Aaron didn’t know why he was so angry. Maybe it was because he was tired. Tired from staying up late watching the stars that were so many light years away they were probably already dead and they just didn’t realize it yet. Tired from staying up late waiting for the headlights to scan the driveway and to hear the lock click when, really, his mom forgot to tell him she was staying at Eric’s for the night and wouldn’t be home until morning. 

But she was tired too. Tired of working too hard for someone who appreciated her too little. Tired of closed doors and quiet dinner tables and the telescope by the front door that stared at her under its blanket of dust. Tired of trying so hard to please everyone that she forgot to think of herself.


After carbon tumbles through fusion to eventually form iron, further fusion no longer produces energy, but requires it. The star, after tens of millions of years, teeters as its energy runs out. It’s exhausted. In less than a second, relief: it enters gravitational collapse. Iron atoms are crushed together in the core at 100 billion degrees, but the repulsive force between the atoms soon defeats gravity. In another second, the core is ripped out from the heart of the star: a supernova explosion. 


They didn’t argue much but they talked less. She went to work; he went to school. She stayed late and he left dinner on the stove.

Late shift tnneed me to pick anything up?

no thanks but we should look at the stars sometime soon. just like the old days

Ok, ok, I won’t invite Eric. It’ll just be the two of us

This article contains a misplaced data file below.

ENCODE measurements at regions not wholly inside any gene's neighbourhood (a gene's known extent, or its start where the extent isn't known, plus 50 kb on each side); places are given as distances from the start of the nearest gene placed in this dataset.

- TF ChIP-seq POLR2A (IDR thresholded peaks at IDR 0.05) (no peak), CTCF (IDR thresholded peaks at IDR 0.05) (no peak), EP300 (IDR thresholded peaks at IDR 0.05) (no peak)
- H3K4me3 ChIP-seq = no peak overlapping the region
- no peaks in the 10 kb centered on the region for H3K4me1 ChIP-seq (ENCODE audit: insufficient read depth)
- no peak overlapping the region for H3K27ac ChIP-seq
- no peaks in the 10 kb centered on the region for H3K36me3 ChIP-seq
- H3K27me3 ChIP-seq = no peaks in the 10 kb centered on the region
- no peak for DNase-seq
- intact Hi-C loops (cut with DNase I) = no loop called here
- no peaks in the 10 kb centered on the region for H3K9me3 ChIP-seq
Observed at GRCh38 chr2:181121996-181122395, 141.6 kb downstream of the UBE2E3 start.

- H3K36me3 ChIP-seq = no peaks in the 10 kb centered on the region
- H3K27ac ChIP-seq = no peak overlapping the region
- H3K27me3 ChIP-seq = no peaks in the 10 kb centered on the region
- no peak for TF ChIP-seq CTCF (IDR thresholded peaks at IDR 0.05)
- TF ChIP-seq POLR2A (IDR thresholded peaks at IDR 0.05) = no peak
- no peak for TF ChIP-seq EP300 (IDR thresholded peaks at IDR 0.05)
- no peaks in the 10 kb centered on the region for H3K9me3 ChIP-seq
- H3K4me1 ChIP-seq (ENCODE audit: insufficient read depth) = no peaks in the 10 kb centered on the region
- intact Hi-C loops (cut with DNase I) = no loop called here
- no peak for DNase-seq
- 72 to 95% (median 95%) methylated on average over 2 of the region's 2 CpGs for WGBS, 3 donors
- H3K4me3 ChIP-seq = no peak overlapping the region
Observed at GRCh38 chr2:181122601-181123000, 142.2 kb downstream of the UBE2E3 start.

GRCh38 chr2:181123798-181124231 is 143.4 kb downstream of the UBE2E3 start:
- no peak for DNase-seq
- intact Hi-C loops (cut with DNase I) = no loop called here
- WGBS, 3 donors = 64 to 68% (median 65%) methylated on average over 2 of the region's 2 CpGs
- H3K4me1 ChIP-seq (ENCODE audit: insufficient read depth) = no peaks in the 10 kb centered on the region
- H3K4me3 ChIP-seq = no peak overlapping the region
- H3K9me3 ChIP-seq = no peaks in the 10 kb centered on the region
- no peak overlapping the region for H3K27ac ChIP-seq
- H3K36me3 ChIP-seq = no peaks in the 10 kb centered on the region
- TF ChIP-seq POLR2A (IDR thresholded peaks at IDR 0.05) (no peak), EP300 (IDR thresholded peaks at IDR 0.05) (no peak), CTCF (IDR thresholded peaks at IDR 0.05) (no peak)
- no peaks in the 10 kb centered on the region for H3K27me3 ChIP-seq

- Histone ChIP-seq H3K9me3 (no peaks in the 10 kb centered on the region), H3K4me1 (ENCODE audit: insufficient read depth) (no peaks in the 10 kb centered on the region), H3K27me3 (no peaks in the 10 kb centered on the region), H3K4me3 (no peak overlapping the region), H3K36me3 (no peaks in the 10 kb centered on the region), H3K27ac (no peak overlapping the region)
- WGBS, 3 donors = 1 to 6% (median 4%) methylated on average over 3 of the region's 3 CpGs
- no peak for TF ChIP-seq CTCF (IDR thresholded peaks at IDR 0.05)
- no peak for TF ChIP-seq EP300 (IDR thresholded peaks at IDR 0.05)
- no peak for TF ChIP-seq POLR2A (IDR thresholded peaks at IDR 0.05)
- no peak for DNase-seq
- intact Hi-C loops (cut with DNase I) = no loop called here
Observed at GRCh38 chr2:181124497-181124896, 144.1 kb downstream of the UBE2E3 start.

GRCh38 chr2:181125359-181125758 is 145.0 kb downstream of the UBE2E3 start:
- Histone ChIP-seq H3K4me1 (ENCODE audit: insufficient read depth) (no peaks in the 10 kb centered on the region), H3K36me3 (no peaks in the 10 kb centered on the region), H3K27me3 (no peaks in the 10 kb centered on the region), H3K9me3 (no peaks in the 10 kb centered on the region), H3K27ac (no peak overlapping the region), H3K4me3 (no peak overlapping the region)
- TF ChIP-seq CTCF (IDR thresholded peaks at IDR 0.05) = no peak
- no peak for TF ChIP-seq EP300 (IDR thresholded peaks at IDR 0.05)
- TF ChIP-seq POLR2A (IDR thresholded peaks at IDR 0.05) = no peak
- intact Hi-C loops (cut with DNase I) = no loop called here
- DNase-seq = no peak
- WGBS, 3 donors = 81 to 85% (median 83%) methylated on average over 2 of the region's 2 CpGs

He smiled, albeit a little guiltily, and fell asleep before he saw the headlights, before he heard the lock.

Aaron woke up not to his alarm, but to the home phone. He pulled a pillow over his head, waiting for his mom to pick up until the ringing stopped. The phone rang again and he groaned, stretched, shuffled over to his desk. Hello? Ok thanks I’ll be there soon. He was already half-dressed by the time he pressed ‘end’, grabbed his keys, and went to unlock the door to leave but it wasn’t locked.

A yellowing moon hung low in the starry sky, watching over him as he drove too quickly down 202 and turned left at the red emergency sign that he usually just passed and prayed. The nurse took him down a starchy hallway and the air left a bad taste in his mouth, metallic, like he was still three years old and stuck pennies in his mouth while his mom chased him around the kitchen.

She’s in here. He pinched himself but he didn’t wake up when the nurse opened the door, he just saw his mom lying there, weakly smiling at him. He cried in front of her for the first time since he was a toddler.

I’ll be fine. It wasn’t a bad accident. But the tears didn’t stop and neither did the voice in his head asking What if it had been?


Supernovae are the end of an individual star’s life cycle, but the debris they expel can lead to new star birth. Born out of rubble, they return to rubble and offer themselves up, though unwillingly and unknowingly, for new life. Even though the stars we see in the night sky might have collapsed in on themselves, exploding into a fantastic cloud of light and dust and gas, they are not lost forever. Instead, they are breeding grounds for hundreds of new stars to paint the sky with light, to start the cycle over again.